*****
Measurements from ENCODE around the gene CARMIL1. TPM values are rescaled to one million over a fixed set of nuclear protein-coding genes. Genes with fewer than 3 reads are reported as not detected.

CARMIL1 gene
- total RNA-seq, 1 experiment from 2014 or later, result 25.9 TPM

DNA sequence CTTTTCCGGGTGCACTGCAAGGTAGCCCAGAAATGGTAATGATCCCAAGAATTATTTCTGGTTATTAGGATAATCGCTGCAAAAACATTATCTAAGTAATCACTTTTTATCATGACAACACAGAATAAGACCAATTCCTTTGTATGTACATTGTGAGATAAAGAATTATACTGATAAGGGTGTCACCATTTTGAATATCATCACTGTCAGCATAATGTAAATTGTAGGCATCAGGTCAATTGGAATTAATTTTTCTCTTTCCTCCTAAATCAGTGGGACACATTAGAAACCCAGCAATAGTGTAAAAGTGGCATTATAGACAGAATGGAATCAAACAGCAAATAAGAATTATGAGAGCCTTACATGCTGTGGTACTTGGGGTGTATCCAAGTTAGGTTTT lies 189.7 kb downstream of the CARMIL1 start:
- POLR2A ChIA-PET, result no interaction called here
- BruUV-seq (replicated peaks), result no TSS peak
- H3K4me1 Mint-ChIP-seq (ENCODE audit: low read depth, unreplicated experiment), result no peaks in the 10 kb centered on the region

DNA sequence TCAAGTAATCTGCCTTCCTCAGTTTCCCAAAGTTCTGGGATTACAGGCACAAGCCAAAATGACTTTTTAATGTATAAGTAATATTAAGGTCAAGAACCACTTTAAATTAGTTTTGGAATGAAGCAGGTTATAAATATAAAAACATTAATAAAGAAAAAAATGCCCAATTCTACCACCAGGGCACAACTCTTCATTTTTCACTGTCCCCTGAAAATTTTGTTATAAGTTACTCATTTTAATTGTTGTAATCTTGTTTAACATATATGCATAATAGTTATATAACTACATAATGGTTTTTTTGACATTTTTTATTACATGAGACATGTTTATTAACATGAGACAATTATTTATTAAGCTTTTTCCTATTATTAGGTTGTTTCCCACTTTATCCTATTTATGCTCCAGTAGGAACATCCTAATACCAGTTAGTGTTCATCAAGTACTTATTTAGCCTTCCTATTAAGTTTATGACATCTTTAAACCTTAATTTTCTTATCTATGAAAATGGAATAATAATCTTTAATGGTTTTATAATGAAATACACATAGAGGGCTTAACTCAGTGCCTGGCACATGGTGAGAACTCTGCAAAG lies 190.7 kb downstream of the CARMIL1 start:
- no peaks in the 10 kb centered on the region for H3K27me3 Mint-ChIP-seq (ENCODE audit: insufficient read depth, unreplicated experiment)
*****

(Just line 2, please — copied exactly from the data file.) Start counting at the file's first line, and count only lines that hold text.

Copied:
CARMIL1 gene